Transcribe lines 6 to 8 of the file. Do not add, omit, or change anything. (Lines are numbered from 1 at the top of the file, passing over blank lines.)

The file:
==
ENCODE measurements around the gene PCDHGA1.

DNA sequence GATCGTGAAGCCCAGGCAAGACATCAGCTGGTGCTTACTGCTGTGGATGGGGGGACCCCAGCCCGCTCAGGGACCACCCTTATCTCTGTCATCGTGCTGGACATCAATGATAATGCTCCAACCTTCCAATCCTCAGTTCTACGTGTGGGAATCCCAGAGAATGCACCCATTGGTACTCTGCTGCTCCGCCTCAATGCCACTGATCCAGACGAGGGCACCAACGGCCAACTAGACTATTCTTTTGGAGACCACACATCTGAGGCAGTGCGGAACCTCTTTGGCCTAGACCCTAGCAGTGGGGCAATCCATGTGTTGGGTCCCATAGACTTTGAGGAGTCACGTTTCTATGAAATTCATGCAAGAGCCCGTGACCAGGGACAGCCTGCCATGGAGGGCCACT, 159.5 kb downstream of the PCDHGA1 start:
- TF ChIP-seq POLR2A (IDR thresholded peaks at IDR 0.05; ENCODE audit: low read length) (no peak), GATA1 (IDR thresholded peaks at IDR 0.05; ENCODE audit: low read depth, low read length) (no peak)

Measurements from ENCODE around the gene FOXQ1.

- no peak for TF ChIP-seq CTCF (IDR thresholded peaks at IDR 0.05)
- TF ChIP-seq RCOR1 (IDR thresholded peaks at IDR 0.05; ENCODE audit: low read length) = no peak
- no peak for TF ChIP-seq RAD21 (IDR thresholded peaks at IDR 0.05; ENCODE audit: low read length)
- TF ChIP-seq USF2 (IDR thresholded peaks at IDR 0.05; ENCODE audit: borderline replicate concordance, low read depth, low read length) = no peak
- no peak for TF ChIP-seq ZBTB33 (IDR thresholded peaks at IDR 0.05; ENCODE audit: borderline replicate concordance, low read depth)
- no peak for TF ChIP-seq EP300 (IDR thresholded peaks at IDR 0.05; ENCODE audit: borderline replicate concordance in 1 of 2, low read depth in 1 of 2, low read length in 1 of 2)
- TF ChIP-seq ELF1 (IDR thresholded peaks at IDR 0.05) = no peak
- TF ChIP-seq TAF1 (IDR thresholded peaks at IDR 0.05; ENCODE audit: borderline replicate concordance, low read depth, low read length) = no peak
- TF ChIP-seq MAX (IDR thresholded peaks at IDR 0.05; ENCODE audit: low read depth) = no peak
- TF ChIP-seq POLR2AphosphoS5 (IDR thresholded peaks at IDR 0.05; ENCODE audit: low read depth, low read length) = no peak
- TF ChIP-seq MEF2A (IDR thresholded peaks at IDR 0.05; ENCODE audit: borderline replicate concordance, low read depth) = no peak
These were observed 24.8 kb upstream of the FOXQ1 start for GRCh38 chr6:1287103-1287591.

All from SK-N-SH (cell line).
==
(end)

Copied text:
- TF ChIP-seq RCOR1 (IDR thresholded peaks at IDR 0.05; ENCODE audit: low read length) = no peak
- no peak for TF ChIP-seq RAD21 (IDR thresholded peaks at IDR 0.05; ENCODE audit: low read length)
- TF ChIP-seq USF2 (IDR thresholded peaks at IDR 0.05; ENCODE audit: borderline replicate concordance, low read depth, low read length) = no peak